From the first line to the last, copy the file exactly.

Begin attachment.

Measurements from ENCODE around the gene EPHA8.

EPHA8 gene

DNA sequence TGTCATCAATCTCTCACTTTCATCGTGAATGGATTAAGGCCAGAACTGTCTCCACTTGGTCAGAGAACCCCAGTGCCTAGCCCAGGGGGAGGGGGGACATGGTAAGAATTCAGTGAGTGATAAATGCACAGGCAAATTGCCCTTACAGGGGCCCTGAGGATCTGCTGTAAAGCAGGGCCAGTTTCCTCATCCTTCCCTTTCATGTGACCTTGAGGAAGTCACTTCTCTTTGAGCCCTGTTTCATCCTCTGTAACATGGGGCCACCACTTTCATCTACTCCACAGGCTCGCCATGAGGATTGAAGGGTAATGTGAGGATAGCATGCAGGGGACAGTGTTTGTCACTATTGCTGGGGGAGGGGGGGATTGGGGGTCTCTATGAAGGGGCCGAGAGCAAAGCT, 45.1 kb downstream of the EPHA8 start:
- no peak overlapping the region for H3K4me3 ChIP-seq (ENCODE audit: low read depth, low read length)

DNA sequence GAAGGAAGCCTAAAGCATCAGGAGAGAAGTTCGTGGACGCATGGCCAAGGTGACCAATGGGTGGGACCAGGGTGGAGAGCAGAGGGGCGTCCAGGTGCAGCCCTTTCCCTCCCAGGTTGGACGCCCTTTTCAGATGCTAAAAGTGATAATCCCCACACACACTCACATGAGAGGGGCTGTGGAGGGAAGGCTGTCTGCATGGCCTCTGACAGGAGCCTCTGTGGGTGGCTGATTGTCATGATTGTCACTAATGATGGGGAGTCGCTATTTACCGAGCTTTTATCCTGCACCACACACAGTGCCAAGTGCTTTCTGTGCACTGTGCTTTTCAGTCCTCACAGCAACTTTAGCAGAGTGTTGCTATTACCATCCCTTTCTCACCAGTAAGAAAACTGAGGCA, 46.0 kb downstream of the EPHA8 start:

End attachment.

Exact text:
Measurements from ENCODE around the gene EPHA8.

EPHA8 gene

DNA sequence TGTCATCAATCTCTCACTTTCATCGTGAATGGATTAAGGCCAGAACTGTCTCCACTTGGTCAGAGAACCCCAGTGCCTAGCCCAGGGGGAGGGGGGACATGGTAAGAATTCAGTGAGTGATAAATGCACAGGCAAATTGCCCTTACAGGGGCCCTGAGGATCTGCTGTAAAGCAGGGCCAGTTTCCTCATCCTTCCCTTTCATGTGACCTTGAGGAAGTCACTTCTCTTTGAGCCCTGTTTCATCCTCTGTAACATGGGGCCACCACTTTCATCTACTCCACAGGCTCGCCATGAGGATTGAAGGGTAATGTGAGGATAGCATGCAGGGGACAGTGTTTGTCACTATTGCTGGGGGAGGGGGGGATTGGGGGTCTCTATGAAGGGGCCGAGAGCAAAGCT, 45.1 kb downstream of the EPHA8 start:
- no peak overlapping the region for H3K4me3 ChIP-seq (ENCODE audit: low read depth, low read length)

DNA sequence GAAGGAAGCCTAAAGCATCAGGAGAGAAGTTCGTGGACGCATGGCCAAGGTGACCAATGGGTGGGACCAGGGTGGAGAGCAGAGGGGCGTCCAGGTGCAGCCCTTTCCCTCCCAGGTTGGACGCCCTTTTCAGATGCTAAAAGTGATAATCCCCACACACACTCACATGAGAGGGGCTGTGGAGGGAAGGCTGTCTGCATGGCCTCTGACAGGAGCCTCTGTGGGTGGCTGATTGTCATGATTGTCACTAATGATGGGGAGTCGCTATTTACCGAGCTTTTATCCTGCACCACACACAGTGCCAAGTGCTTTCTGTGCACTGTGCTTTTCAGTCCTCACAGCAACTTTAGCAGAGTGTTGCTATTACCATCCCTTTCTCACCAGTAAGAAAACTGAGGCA, 46.0 kb downstream of the EPHA8 start: